The instructors, with details on each below, have been drawn from the birthplace of American music, Mississippi, as well as from other parts of the U.S.A. and Australia, with their expertise being in the roots of the blues, specifically improvising.

The Juke Joint Jam Academy will focus this year on guitar, mandolin, fiddle, harmonica, and percussion for the acoustic player who has already begun their journey into the world of the Blues and roots of American music but wants to be more engaged in the art of the JAM, or improvising with others.  Each instructor will unlock their personal treasure trove of licks, tricks, and schtick, to help make you "play well with others." Fortunately, the skills you'll learn during the Juke Joint Jam Academy, will be transferrable to your favourite electric instruments.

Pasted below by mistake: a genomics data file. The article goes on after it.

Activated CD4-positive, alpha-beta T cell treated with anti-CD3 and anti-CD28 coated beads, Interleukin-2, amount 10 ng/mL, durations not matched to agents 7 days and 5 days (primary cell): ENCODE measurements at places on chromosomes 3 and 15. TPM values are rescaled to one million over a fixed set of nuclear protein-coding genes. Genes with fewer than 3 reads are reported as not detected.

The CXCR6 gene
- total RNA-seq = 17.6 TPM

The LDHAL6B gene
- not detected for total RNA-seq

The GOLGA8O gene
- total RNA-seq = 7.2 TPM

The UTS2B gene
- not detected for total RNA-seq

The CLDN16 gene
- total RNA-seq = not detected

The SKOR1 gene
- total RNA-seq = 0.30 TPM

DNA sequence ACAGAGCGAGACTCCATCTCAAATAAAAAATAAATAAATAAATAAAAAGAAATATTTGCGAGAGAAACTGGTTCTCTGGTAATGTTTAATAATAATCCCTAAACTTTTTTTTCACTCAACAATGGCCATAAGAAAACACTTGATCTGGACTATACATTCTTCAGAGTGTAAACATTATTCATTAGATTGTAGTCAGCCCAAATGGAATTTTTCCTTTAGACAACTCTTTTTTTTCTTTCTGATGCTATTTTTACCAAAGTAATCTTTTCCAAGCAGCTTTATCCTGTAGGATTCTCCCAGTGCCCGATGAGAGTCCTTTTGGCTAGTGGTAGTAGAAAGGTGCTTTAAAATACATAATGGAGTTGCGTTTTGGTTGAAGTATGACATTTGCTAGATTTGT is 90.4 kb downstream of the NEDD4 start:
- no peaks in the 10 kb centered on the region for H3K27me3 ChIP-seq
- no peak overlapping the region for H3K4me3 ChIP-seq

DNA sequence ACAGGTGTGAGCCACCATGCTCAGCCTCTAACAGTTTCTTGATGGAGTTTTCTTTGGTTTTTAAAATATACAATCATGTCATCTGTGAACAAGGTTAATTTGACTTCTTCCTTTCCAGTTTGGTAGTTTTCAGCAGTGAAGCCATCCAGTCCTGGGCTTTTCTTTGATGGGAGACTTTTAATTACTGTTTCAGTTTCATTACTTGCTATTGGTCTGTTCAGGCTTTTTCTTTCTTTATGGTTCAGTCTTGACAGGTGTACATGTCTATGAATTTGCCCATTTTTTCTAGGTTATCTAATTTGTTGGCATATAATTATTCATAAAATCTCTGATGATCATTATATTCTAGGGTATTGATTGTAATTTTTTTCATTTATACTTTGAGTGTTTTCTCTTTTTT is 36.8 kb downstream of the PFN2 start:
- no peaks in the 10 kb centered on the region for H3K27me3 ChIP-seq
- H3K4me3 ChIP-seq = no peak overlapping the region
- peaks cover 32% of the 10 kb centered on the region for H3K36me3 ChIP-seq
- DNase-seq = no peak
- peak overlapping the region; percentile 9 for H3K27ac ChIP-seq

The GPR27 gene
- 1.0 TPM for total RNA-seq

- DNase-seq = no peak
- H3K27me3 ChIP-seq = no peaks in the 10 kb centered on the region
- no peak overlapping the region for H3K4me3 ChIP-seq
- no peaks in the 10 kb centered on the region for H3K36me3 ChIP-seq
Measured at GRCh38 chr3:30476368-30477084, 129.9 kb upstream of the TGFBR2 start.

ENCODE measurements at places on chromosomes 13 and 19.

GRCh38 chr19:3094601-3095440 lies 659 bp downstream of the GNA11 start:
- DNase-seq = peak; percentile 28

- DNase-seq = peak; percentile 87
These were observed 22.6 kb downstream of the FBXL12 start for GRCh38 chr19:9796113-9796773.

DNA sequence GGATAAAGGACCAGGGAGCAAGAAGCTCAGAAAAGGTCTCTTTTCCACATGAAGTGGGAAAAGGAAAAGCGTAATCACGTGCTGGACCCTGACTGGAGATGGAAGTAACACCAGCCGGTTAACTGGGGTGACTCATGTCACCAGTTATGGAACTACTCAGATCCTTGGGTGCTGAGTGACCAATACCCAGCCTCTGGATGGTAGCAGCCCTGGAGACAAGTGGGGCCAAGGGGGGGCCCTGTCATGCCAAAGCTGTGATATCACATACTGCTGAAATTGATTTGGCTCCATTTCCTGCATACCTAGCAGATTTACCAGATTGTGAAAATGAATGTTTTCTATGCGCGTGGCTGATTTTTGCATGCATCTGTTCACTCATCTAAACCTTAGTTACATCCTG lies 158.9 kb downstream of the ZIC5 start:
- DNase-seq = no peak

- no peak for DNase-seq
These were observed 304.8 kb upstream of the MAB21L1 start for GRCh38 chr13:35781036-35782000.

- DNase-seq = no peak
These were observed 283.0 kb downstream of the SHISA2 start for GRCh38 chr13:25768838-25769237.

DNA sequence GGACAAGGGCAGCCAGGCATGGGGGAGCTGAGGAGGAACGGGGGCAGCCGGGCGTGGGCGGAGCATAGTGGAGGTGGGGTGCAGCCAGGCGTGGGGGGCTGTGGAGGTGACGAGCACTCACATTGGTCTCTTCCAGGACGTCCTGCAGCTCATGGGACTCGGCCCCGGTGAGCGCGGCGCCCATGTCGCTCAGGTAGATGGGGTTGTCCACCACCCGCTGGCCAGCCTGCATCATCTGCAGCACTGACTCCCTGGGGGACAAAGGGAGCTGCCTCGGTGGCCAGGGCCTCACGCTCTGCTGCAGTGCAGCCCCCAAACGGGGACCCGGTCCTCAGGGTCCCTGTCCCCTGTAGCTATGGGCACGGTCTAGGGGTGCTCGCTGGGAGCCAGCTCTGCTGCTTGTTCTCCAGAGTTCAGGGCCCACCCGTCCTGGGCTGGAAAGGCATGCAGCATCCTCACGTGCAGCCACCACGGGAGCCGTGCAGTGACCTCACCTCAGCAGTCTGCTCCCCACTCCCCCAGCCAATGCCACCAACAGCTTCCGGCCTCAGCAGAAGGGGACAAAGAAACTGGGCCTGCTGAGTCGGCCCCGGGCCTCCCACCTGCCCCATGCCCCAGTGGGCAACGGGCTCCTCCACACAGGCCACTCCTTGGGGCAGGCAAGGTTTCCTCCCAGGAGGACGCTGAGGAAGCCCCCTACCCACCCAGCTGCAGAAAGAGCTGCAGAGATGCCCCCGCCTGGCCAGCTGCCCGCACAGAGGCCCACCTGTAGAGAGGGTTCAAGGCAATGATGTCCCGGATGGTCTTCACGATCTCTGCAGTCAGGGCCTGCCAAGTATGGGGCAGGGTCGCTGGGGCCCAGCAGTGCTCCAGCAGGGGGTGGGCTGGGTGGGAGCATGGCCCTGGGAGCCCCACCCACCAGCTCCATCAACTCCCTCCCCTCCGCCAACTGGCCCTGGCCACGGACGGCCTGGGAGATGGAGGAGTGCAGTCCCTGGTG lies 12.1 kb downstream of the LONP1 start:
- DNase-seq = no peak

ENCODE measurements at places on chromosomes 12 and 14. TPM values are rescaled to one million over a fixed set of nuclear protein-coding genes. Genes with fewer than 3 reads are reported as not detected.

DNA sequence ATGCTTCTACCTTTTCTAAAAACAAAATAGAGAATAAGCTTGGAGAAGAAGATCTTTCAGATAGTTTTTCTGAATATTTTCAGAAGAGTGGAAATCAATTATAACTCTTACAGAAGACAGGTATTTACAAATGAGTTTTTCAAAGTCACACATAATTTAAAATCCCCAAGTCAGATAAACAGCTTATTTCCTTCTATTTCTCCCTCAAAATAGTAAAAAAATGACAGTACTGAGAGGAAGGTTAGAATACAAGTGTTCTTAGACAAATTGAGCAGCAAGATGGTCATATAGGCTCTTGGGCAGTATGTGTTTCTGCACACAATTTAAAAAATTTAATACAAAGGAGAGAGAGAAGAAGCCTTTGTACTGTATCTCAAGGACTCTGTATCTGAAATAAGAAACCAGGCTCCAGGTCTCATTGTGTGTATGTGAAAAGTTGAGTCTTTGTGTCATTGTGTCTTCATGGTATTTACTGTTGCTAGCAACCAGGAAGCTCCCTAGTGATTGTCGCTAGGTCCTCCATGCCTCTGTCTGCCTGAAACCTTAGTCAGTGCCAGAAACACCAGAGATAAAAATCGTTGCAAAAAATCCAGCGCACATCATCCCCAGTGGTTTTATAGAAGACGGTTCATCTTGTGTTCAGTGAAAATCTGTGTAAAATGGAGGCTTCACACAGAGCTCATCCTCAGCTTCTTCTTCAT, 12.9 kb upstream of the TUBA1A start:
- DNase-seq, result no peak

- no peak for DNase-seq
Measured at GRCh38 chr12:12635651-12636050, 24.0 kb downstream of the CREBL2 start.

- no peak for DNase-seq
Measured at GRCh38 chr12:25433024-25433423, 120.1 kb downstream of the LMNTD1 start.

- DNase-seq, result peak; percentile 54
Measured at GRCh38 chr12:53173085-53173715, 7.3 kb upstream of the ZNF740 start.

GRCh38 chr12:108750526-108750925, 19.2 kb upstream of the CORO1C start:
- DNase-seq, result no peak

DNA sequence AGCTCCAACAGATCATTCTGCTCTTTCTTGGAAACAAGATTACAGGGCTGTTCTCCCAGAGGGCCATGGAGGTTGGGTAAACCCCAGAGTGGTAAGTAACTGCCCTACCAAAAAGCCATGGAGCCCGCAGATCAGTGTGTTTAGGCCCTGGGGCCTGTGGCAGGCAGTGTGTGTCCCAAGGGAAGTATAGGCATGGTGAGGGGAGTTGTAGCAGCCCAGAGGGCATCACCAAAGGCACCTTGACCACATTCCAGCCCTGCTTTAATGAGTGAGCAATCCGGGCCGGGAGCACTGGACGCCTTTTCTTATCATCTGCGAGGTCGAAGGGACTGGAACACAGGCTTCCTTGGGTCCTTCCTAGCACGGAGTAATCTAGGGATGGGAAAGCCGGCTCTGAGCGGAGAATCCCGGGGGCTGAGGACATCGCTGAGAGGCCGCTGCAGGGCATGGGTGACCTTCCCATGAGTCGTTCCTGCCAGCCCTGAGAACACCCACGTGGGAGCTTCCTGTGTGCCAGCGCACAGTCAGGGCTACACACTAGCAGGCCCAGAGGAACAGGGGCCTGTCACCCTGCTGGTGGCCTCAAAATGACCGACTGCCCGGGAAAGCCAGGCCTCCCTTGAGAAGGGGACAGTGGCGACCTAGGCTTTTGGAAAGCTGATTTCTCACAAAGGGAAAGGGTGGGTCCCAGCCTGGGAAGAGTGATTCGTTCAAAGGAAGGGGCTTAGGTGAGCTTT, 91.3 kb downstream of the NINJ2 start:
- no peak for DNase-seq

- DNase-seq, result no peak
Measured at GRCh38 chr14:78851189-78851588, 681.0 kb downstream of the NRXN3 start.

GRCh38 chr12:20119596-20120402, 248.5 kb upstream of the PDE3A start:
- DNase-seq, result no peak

Thursday and Friday will be broken up into 3 sessions, from 9a.m.-4:30p.m.; Saturday will be made up of 2 sessions and feature a final participant performance event at 6 p.m.

The cost for the event has a special early bird price of $295 for the 3 days, which also includes a wrist band/entry into all of the Juke Joint Festival venues on Saturday night.  This pricing will be available until March 1st, after which pricing will increase to the walk-in registration price of $350 for the 3 days.